A Leap Into History
Seoul Travel Blog› entry 3 of 5 › view all entries
June 15th, 2007 – by: jeanhee717
They were simulating the changing of the guards (Korean style) when we passed the front gate. The entrance fee was really cheap. I think it was either 1,000 or 2,000 won. (Approx. $2-$3.) So we ventured in. One thing that irks me about these palace is the lack of information available on the different buildings. I have never taken a Korean history class, so whatever I know is what I've seen on television or read in books on my own. In short, my knowledge is extremely limited. So when my new friend looked to me for answers, I had none.
The next day, my mom flew into town. We spent an hour or two at Insadong (인사동), which is also one of her favorite places as well. The day was extremely hot, so I was ready to leave the streets and go back to the comforts of an air conditioned apartment. But at around 4 p.m., she announced that she had to go to Kyung-bok Palace (경복궁), which is (I think) the main palace in Seoul.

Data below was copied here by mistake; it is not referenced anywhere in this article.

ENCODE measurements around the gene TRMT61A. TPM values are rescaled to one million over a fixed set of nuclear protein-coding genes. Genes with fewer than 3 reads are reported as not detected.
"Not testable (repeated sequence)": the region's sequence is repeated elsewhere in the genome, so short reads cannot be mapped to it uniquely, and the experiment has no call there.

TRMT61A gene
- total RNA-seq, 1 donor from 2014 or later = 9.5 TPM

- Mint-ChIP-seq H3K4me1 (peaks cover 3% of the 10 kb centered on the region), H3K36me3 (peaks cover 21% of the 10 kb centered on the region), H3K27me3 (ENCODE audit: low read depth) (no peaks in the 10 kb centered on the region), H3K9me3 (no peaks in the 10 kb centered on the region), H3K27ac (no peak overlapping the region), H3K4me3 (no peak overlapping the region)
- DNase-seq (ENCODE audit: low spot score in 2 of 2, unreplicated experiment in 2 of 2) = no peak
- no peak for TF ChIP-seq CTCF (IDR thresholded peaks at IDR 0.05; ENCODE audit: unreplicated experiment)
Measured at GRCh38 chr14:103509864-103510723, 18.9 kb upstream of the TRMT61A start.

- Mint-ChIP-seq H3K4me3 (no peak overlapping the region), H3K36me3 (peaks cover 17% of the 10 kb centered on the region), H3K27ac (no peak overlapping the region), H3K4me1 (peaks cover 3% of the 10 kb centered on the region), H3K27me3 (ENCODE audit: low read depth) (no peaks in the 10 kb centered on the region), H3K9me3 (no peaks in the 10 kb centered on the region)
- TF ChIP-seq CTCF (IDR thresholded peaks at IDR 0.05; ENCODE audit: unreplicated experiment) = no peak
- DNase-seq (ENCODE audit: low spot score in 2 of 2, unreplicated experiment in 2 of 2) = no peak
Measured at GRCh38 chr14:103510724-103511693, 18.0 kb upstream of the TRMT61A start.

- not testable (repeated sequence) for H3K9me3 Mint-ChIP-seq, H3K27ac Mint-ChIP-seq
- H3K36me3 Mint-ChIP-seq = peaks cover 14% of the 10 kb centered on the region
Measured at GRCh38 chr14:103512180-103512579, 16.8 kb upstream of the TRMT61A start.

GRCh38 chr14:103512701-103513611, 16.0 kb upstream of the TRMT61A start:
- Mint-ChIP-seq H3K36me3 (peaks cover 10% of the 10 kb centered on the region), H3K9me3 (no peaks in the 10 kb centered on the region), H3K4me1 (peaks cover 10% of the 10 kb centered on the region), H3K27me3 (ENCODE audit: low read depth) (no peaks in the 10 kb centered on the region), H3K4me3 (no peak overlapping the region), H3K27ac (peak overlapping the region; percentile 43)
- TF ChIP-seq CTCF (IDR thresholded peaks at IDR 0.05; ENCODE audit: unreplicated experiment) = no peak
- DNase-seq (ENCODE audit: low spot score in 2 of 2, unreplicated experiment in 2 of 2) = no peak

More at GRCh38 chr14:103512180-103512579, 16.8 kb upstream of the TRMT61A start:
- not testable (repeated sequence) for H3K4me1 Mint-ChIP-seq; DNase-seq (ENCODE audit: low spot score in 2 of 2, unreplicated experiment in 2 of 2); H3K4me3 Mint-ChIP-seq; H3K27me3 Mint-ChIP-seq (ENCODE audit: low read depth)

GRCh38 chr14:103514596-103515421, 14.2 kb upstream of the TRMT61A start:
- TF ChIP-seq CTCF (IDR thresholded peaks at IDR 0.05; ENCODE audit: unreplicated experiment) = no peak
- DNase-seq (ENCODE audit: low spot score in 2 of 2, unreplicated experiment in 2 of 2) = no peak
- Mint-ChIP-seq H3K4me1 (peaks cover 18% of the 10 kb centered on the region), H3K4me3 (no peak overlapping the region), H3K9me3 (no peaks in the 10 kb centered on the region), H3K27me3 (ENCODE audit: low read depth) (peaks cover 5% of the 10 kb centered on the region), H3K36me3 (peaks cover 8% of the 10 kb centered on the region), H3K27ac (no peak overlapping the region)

Once again, there was little information available there, so we compiled all information that my mom, aunts, and uncle knew from their elementary school history lessons. To be perfectly honest, I wasn't very interested in it and could have seriously cared less. If anything, it was a little depressing to see how the ladies of the court were limited to two buildings on the grounds and designed their lives to revolve around one man.
The most beautiful part of the castle was definitely the building that's offset in the pond. It was really breezy over there, and the heat felt at least bearable. We weren't allowed inside the building. They only open it up during certain times of the day, and the last showing was at 4pm. Entrance fee to the entire grounds of the Kyung-bok Palace (경복궁) is 3,000 won.
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